Mumbai hotel blaze: Fan regulator could have caused the fire
Closing in on the possible reason behind Friday's Kurla restaurant blaze, Government of Maharashtra fire advisor says waiter turning fan regulator caused spark that ignited LPG cloud on mezzanine floor
In order to ascertain what caused the City Kinara fire, officials are studying CCTV footage retrieved from the charred mezzanine floor. Camera 3, installed on the staircase leading to the mezzanine floor, has captured the minutes before the fire broke out. Just before the screen goes blank, the footage shows a waiter adjusting the fan regulator.
Watch the video below
The fan still hangs in the charred Family Room on the mezzanine level of City Kinara in Kurla where eight people lost their lives. Pic/Sameer Markande
This, fire experts say, could explain what caused the short-circuit. It is possible that the spark that naturally occurs when an electric appliance is switched on or off — even turning a fan regulator causes a spark — could have caused the short circuit.
A video grab from Camera 3 at City Kinara shows the waiter tinkering with the regulator (top left corner) seconds before the mezzanine erupts into a blaze
Only one CCTV working
While the mezzanine floor had three CCTVs — there were two more on the ground floor — the other two are believed to have been damaged in the fire.
While there were three CCTVs on the mezzanine floor, police have managed to recover footage from only one - Camera 3, which was on the staircase. The other two have been damaged. Pic/Datta Kumbhar
Speaking to sunday mid-day, MV Deshmukh, fire advisor, Government of Maharashtra, said, “LPG gas is heavier than air and, hence, has a tendency to settle on the floor or confine to spaces. It can even form a cloud of gas in a corner of the room.”
What this means is that unless the room has large windows, the gas cloud will remain in the room. The window on the Kinara City mezzanine floor was a small grilled one, which means there’s little chance that the gas would have escaped, even though it was open.
Deshmukh also said that if the concentration of LPG gas in air is below 1.8 per cent, it is too ‘lean’ to burn. The maximum concentration of LPG gas in air, referred to as upper explosive limit, is 9.5 per cent. “And, prima facie it seems, that the fire trigger could be the rotating fan or the regulator that was operated seconds before the fire broke out,” he said.
He added that it was a serious lacuna on the part of the restaurant to have allowed an LPG cylinder to be kept on the mezzanine floor. An LPG cylinder should be placed on the ground floor. Where the cylinders are used for commercial purposes, pipes can connect the cylinder to floors above.
Assistant Police Commissioner (Kurla division) Srirang Nandgauda said, “We are awaiting the fire department’s report to ascertain the exact reason for fire and accordingly will probe the case.” Till now, police have not detained any restaurant staff.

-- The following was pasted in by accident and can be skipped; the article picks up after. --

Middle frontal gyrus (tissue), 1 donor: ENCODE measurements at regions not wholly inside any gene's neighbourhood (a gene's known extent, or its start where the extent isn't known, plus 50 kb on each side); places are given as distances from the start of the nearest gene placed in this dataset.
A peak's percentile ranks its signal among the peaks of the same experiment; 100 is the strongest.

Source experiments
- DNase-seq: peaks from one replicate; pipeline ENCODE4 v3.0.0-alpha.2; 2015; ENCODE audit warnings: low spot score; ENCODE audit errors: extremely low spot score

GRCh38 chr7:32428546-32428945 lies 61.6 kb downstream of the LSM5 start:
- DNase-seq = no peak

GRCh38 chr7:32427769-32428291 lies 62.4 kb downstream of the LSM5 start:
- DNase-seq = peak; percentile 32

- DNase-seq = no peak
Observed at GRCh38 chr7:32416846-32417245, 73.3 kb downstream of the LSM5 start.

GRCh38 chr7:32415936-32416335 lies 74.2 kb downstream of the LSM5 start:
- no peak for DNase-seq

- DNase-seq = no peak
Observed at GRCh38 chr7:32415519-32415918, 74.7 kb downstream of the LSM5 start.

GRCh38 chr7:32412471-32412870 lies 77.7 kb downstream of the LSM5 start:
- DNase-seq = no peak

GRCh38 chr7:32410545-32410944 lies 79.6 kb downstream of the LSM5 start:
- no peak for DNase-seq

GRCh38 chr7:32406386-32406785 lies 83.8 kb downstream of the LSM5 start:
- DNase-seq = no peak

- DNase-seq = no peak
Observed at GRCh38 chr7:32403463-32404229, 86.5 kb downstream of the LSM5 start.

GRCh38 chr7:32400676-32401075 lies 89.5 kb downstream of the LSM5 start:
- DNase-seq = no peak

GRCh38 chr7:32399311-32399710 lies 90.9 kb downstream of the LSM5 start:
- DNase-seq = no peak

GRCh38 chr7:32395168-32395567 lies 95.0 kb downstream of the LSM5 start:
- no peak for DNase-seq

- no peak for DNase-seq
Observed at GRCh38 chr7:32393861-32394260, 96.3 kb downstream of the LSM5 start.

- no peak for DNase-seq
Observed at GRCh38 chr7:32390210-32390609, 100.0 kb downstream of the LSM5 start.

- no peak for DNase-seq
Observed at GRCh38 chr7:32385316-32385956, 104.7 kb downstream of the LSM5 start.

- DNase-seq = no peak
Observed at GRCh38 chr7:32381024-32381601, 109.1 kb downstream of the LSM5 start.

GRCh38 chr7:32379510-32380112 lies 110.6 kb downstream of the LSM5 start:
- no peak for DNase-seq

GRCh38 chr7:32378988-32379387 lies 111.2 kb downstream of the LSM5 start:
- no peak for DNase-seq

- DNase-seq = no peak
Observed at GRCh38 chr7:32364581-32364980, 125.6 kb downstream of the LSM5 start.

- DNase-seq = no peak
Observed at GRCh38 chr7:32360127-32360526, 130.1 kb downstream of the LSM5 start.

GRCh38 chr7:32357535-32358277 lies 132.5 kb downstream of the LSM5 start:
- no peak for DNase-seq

Municipal commissioner Ajoy Mehta has ordered inspection of small eateries across the city. A team of members of the fire brigade, health and license department officials from each ward will check if commercial establishments have fulfilled BMC and fire brigade norms.
They will also check if any illegal alterations have been made after giving the NOC, or if there has been any change of use of the space. The drive will start from Monday and grade II and III structures (small ones) will be inspected first. The BMC has set a target of 10 inspections per day in each ward.
PWD, forensic visit site
A team of experts from Public Works Department and scientists from the chemistry and DNA division of the State Forensics Science Laboratory visited Kinara City on Saturday.
PWD officials are trying to ascertain electrical flaws that may have trigged the fire and FSL scientists have gathered charred furniture, fixtures etc from the spot, to ascertain if there was any other inflammable substance on the at the scene. DNA samples, cloth pieces, bones etc were also collected from the scene of incident to help identify the deceased.
Meanwhile, a team of experts from Hindustan Petroleum is also slated to visit the restaurant for inspection, as police have found that both the cylinders belonged to HPCL. Police want HPCL experts to ascertain if the gas pipeline connecting the cylinder to the nozzle had been fitted as per norms. Police have ascertained that the restaurant had a licence to use commercial LPG.
>> Police says preliminary findings by fire department states that the fire was due to a short circuit. But, where and how this happened is yet to be established
>> Fire department claims that there was an LPG gas leak. But, so far they haven’t ascertained from which cylinder
>> Fire department is still checking if the hotelier had obtained an NOC from the fire department
>> Police has found one empty and one half-filled commercial LPG cylinder on the first floor. But, it doesn't know when the cylinders were last refilled
>> None of the restaurant employees have been questioned. Sharad Tripathi, who runs the restaurant, is absconding
>> BMC tight lipped over illegal modifications and changes done within the restaurant. No action has been taken for construction of illegal pantry on the mezzanine floor